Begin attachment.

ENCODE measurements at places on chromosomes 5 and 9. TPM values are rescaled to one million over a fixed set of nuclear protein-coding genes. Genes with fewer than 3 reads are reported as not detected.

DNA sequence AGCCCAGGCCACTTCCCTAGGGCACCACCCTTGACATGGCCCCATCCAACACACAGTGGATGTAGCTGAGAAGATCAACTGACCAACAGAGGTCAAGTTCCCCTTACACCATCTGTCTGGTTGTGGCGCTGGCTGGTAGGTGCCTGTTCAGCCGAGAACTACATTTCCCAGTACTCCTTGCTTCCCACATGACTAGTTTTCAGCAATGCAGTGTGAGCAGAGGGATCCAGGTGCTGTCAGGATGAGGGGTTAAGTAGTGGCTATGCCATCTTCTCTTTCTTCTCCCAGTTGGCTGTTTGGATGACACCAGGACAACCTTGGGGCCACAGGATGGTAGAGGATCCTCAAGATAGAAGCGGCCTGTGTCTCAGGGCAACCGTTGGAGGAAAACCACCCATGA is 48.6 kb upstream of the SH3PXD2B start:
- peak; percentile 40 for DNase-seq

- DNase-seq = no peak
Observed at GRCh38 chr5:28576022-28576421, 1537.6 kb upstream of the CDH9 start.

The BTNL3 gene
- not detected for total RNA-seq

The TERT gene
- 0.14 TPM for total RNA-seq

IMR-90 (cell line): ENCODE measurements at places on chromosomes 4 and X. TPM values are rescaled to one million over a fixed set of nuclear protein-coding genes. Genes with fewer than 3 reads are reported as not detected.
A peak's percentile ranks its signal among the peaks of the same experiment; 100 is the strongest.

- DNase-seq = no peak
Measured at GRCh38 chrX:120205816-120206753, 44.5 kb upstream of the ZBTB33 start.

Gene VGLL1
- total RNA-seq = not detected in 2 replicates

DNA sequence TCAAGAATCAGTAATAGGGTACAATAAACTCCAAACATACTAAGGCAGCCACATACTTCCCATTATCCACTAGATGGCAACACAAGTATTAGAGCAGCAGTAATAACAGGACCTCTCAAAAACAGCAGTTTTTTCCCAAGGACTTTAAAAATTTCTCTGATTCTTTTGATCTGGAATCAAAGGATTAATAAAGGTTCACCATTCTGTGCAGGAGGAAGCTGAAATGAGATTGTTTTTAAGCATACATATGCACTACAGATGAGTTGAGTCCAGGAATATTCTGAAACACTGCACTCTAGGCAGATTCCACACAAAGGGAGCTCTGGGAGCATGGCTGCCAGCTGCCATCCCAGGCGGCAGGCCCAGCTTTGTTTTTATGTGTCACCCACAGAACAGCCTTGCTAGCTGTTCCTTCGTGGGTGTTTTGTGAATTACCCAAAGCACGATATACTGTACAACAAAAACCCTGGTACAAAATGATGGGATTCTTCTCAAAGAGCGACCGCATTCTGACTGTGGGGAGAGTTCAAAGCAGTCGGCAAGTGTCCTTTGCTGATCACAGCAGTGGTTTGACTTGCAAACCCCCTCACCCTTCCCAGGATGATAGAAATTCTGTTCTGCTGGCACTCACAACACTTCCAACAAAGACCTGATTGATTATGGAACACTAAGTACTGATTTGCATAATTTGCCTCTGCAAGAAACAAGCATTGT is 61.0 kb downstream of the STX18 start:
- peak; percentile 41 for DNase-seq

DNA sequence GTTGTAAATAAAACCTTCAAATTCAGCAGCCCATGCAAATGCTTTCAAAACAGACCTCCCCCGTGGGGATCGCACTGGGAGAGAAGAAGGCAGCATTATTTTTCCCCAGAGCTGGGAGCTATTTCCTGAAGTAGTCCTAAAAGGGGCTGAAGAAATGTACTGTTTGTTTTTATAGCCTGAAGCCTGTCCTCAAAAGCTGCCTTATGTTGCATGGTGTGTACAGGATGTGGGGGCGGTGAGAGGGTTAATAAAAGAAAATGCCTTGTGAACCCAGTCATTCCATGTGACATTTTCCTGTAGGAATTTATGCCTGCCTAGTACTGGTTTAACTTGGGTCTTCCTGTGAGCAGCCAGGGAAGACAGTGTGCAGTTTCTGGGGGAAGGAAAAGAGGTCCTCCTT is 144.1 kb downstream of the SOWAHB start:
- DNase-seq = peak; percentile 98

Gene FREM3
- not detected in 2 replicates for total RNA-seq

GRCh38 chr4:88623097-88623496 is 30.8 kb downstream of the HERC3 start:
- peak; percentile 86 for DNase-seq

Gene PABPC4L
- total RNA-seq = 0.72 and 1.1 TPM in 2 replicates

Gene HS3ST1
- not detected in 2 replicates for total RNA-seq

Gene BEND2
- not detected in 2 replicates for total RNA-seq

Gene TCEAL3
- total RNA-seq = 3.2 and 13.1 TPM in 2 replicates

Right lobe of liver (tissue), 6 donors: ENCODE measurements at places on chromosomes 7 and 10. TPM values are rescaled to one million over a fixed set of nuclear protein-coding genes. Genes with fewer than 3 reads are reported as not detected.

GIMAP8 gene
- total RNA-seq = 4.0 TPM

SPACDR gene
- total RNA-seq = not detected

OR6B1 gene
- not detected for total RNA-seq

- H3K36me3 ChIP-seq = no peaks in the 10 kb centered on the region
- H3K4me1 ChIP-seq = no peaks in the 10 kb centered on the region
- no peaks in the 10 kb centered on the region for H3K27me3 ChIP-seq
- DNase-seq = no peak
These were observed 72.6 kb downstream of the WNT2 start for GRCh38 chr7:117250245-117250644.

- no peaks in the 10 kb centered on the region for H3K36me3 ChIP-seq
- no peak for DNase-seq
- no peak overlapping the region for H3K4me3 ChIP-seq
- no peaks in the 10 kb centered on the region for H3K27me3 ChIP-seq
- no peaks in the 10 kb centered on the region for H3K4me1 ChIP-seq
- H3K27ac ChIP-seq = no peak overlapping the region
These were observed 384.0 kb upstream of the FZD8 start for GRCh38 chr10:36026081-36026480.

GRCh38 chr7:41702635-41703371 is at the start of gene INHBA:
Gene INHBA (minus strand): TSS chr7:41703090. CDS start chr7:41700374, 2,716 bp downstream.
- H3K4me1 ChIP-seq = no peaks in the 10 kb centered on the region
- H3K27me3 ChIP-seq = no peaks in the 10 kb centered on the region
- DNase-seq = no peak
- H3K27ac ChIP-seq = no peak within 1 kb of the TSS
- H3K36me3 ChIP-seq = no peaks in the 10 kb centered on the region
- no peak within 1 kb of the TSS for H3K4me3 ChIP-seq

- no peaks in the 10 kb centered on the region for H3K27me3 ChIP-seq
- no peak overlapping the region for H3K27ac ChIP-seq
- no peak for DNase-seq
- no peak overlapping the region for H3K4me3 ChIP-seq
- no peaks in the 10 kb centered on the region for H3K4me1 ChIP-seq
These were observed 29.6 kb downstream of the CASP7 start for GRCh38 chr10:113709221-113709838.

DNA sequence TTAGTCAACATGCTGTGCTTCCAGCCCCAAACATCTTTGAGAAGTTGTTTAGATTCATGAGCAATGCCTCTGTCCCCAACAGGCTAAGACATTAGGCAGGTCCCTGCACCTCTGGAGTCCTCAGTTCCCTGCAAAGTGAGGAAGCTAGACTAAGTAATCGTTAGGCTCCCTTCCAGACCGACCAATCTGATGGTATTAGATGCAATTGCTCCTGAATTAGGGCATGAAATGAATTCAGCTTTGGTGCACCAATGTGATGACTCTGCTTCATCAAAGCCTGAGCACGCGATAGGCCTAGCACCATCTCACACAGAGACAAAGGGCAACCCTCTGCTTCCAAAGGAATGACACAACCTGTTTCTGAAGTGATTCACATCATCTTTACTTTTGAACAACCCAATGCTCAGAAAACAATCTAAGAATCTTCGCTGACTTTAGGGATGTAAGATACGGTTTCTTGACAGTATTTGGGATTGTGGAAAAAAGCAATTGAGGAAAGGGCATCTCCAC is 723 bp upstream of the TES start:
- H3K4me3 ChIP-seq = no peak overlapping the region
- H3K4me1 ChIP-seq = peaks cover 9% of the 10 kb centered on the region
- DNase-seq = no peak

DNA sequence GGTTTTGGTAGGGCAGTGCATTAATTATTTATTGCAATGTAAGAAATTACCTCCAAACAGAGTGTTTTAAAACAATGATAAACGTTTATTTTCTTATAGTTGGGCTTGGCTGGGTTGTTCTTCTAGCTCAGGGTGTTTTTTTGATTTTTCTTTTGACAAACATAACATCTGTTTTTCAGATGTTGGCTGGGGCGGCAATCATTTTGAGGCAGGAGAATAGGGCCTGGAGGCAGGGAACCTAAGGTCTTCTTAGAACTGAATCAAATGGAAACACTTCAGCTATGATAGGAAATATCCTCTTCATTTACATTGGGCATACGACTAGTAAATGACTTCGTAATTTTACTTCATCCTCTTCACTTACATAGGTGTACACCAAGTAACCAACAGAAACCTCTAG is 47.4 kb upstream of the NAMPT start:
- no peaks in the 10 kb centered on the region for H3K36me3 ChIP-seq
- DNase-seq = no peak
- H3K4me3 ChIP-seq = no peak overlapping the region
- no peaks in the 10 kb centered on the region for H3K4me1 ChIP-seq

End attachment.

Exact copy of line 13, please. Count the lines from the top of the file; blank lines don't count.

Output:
Measured at GRCh38 chrX:120205816-120206753, 44.5 kb upstream of the ZBTB33 start.